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The amount of years it takes for solar to pay for itself is not set in stone. The ten year prognosis is extremely conservative and frequently untrue, especially if you start to load most of your power-heavy operations (washing, dishes, etc) into the daytime when the generated power is sufficient to support those things.

Given that there is not yet (as far as I'm aware) a tax on kWh used entirely from solar panels (ie not coming from or going into the net, but taken directly from panel generation) it should not matter very much whether or not the government decides to subsidise you. Do not count on a solar panel installation company to make such complicated calculations for you, they are most busy with either sowing unrest about government regulations or (more likely) giving you a fair-weather calculation that involves subsidies forever.

You are correct that if you use your energy before it gets on the grid you are fine.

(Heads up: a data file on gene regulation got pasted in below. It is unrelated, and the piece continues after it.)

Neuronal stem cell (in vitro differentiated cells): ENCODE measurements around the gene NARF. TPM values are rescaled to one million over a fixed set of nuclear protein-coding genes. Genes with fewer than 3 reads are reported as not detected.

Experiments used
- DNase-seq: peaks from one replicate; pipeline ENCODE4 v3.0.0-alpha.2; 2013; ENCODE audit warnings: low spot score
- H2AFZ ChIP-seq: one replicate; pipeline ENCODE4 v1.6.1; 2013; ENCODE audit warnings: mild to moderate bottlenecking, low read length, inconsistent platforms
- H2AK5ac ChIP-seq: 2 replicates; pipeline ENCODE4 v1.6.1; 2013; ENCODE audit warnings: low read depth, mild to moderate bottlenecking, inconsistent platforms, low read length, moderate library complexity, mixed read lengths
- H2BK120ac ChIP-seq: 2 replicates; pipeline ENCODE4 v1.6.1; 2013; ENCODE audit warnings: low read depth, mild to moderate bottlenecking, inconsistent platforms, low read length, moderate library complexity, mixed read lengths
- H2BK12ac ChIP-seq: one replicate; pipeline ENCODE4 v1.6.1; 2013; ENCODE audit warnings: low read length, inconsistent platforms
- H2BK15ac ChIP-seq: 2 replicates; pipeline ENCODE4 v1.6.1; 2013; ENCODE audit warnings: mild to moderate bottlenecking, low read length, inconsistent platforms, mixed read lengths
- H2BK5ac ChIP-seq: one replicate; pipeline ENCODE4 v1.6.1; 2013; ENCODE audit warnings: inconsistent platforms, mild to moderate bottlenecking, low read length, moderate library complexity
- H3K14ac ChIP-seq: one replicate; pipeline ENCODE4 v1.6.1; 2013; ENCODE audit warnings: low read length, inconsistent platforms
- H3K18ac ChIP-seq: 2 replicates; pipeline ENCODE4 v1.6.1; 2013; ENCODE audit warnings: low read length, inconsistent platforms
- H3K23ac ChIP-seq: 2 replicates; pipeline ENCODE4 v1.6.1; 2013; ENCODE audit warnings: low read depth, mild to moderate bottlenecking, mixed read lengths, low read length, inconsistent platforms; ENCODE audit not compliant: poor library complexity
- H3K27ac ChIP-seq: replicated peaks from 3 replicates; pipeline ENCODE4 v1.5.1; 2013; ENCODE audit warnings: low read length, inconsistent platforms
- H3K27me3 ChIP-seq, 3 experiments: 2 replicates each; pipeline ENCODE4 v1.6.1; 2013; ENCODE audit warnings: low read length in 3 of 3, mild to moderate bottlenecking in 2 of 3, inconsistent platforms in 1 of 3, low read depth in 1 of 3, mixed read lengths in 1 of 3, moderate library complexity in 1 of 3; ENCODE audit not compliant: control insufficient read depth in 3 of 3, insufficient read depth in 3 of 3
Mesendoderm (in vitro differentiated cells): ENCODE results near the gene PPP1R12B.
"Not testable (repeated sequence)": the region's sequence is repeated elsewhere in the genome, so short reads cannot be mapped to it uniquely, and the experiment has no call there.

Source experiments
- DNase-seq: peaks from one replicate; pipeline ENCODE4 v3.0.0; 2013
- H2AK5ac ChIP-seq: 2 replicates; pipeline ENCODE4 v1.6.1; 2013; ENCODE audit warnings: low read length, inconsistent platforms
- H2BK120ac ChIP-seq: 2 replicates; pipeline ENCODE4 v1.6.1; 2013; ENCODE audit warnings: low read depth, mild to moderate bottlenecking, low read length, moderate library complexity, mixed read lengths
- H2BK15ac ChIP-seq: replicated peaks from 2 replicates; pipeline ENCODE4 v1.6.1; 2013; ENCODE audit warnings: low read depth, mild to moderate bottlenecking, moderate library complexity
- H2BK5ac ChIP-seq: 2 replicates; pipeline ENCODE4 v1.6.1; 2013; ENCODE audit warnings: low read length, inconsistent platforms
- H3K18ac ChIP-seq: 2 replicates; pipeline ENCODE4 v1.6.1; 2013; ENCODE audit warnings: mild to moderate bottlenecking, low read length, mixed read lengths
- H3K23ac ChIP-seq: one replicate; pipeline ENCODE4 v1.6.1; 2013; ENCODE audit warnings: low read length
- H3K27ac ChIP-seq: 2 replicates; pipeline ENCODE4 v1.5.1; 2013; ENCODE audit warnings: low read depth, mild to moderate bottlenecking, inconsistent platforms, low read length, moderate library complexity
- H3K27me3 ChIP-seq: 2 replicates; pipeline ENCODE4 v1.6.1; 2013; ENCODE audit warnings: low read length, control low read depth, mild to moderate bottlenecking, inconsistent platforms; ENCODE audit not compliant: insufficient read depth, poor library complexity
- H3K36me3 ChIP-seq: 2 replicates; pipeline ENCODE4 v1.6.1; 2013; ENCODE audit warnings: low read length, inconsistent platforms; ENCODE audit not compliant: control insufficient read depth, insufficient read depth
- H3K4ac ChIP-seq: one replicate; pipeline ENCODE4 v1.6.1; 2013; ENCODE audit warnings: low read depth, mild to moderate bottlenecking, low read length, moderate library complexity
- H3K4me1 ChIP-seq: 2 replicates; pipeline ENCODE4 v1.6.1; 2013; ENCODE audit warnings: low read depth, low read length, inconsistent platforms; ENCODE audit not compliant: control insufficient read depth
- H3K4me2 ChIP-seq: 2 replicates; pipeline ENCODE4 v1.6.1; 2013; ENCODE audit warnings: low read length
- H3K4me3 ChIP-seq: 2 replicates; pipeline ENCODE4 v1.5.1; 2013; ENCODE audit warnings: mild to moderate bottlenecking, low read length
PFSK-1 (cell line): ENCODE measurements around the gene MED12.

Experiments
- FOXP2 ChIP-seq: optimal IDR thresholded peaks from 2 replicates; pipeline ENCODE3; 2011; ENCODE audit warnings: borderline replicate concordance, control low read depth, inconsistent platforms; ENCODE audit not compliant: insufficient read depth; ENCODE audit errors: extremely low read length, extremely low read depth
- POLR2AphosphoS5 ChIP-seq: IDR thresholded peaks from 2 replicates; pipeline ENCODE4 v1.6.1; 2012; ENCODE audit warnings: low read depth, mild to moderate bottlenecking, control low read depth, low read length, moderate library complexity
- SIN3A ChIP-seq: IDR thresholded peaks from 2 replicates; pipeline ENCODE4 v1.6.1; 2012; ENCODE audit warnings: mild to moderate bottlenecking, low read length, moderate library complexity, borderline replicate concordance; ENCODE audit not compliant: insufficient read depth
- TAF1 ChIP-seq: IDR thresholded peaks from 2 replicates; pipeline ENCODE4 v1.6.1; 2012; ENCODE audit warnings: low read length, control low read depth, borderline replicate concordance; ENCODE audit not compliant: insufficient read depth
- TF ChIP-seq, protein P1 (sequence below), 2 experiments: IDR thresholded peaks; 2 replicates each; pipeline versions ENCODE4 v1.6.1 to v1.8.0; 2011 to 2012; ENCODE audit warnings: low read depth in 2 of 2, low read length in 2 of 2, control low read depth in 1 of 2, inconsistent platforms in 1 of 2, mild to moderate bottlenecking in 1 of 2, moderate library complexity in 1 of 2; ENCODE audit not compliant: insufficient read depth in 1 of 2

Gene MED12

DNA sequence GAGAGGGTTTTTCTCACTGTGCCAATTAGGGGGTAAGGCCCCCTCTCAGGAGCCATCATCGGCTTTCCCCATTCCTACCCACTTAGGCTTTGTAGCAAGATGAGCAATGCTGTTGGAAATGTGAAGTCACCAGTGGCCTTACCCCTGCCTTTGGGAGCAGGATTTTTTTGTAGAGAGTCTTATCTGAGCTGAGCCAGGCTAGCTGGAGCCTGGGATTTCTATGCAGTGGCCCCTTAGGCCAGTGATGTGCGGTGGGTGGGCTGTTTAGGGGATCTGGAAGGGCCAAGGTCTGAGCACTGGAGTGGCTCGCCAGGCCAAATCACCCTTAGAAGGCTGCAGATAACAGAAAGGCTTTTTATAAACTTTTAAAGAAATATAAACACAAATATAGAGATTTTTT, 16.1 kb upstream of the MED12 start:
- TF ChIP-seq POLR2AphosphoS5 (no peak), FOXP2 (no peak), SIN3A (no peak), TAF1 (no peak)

But that is quite hard for most people to accomplish, most people are not at home during daytime when the panels generate most. The time my washing machine actually consumes energy warming up the water is relatively short.

The largest part of the power consumption of my home owners association is spent on lighting, the other part on the elevator which is most of the time just idling and peaks when someone uses it.

Batteries are inefficient and still expensive. You could warm up a boiler for hot water during day but I think that is done more efficiently with a heat collector instead of pv->electricity->heat. You can warm up your house, but you have to have very good insulation otherwise most energy is lost by the time you get home.

Anyway, in practice the change in policy can have a huge effect in return on investment time.

Silicon Valley is coincidentally a place where home-time and solar-peak kind of coincide. My brother's solar panels peak in the late afternoon all summer, when he's programmed the air conditioning to come on.

As European I wonder if you really need a/c in Silicon Valley? I've never been there but from weather averages it seems that the climate is comparable with Paris where a/c's are absolutely not common. Even in more southern cities like Barcelona many people don't use a/c.

If you want to get very technical it is questionable whether or not you really need air conditioning anywhere. It's a luxury item and if you view it as such it's not surprising that people in SV have it - it's already a super high CoL place, might as well install some extra perks.

Agreed. For environments with A/C, solar is very well correlated with demand.

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